Are we having a fixed wireless access resurgence?

Children playing on tablet

Fixed wireless access (FWA) is experiencing a resurgence, as a growing number of operators in all regions of the world are leveraging their investments in mobile infrastructure (particularly 4G LTE and forthcoming 5G) to provide fixed broadband services.

Why the resurgence? If one can recall, there have been two major industry attempts at this space. The first was wireless local loop (think LMDS from the late 1990s), but equipment was expensive and proprietary. The other major attempt was WiMAX, which never gained the promised market momentum or capabilities and was quickly overshadowed by a rapidly advancing mobile market with the introduction of LTE.

But enough about the past …

What’s changed in the world of FWA?

  1. Technology. Advancements in silicon and improvements in antenna design, wavelength propagation, and beam steering/forming/tracking are all contributing to a lower cost base, resulting in a more attractive return on investment. But perhaps more importantly, this is spawning a number of new companies offering innovative solutions to this market.
  2. Demand. Growing demand for faster and faster speeds as well as the ability to cost-effectively provide connectivity to unserved and underserved markets (often paid for by government digital divide funding) creates a ripe environment for investment and innovation.
  3. Cost. Technology and demand are helping to make the business case a lot more attractive to operators. Wireless local loop was introduced when most people were still using dial-up, while WiMAX had to compete with emerging 3G/4G mobile. Both technologies were hampered by lack of scale, resulting in high equipment costs. Depending on the technology path chosen by FWA operators, the cost to deploy is significantly lower than ultra-broadband solutions, which require fiber deployment deep into the network. Furthermore, many operators offering fixed LTE are able to leverage their existing LTE network for deployments, further reducing costs.
  4. Competition. Nothing like some competition to propel market development. Just look at the impact Google Fiber had on the FTTH market. Without them, operators would still be deploying DSL. For FWA, not only are there a number of new operators entering the market, but we are also seeing incumbent operators use FWA as a means to offer service outside of their fixed broadband markets – creating a bit of a Wild West environment for customer acquisition.

Leveraging the LTE networks

Millimeter wave has garnered a lot of attention as a fixed wireless technology due to the high speeds it can provide. However, if we were to look at FWA from a subscriber perspective, fixed LTE services lead the pack. Fixed LTE services have provided operators with the opportunity to fill the gap in markets where other fixed broadband services are either not available or are of poor quality and speed.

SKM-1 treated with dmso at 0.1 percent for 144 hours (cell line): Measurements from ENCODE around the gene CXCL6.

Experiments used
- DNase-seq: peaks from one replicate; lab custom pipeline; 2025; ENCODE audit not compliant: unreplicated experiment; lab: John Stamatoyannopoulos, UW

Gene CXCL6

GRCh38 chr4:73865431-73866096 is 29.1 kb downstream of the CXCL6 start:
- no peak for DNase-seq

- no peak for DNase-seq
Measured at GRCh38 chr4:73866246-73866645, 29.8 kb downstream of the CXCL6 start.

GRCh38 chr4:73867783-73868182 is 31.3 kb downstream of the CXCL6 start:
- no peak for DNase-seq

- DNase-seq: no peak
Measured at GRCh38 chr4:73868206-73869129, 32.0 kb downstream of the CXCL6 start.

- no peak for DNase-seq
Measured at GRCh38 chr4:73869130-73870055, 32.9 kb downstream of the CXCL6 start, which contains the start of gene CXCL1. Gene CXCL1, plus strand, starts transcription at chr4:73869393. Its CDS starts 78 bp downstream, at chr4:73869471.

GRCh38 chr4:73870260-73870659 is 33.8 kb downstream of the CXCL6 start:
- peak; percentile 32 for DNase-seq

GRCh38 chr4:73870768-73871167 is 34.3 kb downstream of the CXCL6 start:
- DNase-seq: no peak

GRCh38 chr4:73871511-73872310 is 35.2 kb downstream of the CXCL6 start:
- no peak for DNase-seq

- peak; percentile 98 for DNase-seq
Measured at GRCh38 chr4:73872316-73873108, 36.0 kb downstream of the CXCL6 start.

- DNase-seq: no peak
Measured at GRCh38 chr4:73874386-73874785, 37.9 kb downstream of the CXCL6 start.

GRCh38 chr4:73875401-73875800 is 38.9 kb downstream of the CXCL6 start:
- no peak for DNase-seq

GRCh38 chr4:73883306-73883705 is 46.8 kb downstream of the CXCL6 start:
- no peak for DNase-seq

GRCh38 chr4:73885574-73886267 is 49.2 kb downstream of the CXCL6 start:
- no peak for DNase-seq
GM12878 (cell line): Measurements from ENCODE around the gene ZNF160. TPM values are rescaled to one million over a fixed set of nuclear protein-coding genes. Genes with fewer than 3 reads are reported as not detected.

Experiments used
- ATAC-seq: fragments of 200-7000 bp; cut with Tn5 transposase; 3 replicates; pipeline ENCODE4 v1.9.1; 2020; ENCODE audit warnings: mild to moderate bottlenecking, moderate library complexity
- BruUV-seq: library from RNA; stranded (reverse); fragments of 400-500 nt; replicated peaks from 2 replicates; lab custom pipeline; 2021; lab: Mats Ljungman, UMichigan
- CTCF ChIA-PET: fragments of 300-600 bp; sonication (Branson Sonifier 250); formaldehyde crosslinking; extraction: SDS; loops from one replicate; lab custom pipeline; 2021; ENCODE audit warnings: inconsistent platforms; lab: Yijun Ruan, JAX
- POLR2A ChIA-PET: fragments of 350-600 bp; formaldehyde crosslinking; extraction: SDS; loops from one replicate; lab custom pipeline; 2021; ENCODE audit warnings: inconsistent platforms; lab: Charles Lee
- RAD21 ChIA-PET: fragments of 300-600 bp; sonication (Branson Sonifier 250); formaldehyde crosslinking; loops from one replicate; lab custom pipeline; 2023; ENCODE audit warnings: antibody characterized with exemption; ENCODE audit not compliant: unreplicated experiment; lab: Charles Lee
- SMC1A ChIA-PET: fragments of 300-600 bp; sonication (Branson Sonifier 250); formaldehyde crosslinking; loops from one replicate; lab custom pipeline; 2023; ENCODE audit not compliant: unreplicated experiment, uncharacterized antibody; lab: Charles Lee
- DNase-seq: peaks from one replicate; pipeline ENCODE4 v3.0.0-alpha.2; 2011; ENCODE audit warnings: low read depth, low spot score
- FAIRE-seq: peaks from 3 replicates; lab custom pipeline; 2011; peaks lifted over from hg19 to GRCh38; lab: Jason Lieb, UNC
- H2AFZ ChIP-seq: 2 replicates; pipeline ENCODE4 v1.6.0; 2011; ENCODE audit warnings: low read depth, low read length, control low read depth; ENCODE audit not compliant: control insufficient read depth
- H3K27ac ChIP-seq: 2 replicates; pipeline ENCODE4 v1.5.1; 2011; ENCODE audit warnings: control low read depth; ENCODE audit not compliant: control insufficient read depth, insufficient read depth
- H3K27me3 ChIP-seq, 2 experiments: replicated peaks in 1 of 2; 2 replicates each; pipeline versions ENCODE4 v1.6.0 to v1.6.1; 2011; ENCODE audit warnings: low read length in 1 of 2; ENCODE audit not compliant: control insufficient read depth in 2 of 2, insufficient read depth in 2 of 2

But … it’s not so simple as to just place an antenna at the customer location.

For FWA, mobile operators are able to leverage their existing towers, buildings, power, and backhaul network used for their mobile 4G services. In this scenario, the operator will install base station antennas and radio equipment that is dedicated to its fixed LTE services. But for successful FWA deployment, operators must dedicate spectrum specifically for fixed LTE services.

LTE diagram

In this scenario, they will place dedicated fixed LTE antennas in locations approximately 1-5km from the customer and will require line-of-sight. As such, trees, buildings, terrain, foliage and weather can all affect both availability and quality of the service.

FWA speeds

Available speeds for FWA services will vary based on the technology used, spectrum available/utilized, distance to the customer and number of subscribers supported per base station/antenna. In more rural areas, speeds of 5Mbit/s to 10Mbit/s appear to be the average – especially in markets current unserved by any other technology.

In more competitive markets, speeds are significantly higher. mmWave speeds are expected to reach up to 1Gbit/s, while other solutions are typically offering speeds of 50-200Mbit/ss.

In all cases, and unlike mobile broadband, FWA services are often not throttled or capped, making them suitable for streaming video and other applications.

Perhaps the time is finally right for FWA

Similar to any broadband roll-out: Just because you can, doesn’t always mean you should. There needs to be a business case that makes sense. Operators entering this market – whether new or existing – must be sure they can offer the right speed at the right price point in order to acquire enough customers to make the service profitable.

Nonetheless, FWA could help to cost effectively “fill the gap” left when other fixed broadband prove to be too costly or insufficient, particularly in rural markets where the only alternative is often satellite.

And if you’re still not convinced that FWA might have some feet under it this time around, check out Microsoft’s Rural Airband Project announced last year. Microsoft stated it would invest an unspecified amount of money with existing rural broadband carriers to bring broadband to 2 million people in rural America by 2022 with 80% using FWA.

Finally, let’s not overlook the fact that the initial use cases of 5G are fixed broadband. Next-generation FWA is indeed here to stay.

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